Bioprivacy

I have been fixated for several years now on the importance of collecting biometrical data. I believe that is the key to find correlations of why we do what we do and how to do it better, healthier:

eat, walk, talk and act with certain patterns is directly linked to what we eat and in which sequence those things we inject in or apply to our body. All together deliver biochemical reactions that our brain adapts and respond accordingly to our DNA footprint.

I walk the talk all that with extreme rigor in my professional and particularly in my personal life. About 5 years ago I started a massive data collection project for the last invention of my career, FLINT, leveraging data generated by me and my family. I have already touched the subject before on this blog so I will skip the details of FLINT.

While reading the news this morning, I came across this article about Rick, a guy that I admire for his kindness and business acumen. He leads the hardware team at Google and prior he was at Motorola.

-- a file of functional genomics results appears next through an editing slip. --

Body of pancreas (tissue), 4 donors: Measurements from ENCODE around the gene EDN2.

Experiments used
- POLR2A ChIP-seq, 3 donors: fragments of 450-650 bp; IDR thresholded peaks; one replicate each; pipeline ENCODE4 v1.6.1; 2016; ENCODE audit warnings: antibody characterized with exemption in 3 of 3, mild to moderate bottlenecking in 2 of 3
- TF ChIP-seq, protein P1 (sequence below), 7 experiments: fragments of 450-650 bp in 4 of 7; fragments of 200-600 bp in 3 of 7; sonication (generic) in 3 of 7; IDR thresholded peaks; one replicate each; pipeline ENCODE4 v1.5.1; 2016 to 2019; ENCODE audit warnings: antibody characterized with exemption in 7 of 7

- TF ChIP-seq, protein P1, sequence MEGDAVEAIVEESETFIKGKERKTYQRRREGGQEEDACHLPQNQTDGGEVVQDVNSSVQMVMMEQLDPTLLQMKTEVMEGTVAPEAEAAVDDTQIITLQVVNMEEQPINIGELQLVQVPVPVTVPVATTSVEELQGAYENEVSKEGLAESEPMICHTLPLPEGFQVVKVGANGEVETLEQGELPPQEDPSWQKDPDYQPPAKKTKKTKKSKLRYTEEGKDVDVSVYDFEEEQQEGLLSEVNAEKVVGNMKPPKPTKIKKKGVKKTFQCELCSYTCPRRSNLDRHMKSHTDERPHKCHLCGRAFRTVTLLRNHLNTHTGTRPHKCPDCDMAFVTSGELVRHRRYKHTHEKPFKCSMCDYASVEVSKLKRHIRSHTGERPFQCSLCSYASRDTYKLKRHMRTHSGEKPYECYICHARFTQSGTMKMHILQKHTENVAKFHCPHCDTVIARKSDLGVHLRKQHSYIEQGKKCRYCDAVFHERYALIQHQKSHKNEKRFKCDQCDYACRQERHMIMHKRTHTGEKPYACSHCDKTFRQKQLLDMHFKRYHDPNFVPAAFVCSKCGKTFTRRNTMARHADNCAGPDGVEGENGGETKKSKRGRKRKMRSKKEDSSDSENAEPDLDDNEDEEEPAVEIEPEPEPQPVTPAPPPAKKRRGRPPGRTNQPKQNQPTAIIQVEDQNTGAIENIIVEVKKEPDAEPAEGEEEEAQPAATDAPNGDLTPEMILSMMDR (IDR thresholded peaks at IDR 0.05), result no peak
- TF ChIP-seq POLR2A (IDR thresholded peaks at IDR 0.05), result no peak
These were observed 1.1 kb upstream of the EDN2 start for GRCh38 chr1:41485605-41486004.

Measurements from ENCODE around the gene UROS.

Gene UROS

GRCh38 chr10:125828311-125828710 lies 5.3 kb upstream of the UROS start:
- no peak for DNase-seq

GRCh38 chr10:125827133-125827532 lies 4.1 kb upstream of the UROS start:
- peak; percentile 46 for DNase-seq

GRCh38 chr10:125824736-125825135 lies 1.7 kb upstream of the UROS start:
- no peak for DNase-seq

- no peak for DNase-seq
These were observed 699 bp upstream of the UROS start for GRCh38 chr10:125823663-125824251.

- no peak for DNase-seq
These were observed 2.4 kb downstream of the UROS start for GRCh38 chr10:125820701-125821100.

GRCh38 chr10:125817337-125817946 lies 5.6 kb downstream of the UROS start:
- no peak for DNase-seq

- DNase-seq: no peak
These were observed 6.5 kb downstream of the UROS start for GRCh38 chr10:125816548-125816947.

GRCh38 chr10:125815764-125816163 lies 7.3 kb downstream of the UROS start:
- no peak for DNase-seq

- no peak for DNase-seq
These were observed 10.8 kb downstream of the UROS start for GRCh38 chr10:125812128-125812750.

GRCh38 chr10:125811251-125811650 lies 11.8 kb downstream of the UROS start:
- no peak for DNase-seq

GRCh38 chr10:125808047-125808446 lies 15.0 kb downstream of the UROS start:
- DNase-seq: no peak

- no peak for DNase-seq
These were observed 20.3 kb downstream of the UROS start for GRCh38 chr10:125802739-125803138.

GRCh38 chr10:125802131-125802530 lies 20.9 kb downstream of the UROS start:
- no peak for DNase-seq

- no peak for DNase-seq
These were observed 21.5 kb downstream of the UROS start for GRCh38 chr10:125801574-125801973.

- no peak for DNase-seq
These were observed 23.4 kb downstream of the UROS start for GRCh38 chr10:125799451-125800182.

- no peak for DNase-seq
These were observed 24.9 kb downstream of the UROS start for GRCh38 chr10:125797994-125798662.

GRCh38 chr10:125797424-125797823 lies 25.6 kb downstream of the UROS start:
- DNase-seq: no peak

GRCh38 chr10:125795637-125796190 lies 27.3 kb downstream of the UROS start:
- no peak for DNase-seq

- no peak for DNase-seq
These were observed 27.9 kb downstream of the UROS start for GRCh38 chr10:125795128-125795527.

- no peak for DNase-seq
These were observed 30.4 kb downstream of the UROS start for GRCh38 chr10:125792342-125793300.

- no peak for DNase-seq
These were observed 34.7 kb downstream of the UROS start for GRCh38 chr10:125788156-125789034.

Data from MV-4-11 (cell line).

While reading the article I felt proud of my own forward-thinking. Rick warns his guests at home that he has listening devices like Google Home. Given what I have been doing for a while now, I feel that I am leading the pace on the subject :-)

The sign below is posted on our porch and back doors of the house.


All industries are so focused on the privacy of your social security number or other guessable information and when it comes to protecting the data that can lead to far more sophisticated valuable data triangulation stay quietly in the room of "it's too early".

With listening devices, with so much gadgetry that can track your sleep, workouts, and even your poop and so much more than when all combined together under one roof, you easily conclude that it's not early, it's about time.

Rich gets it and because I got it before the Google Assistant / Alexa even existed on the market; I cash in the self pat on the shoulder kudos :-)

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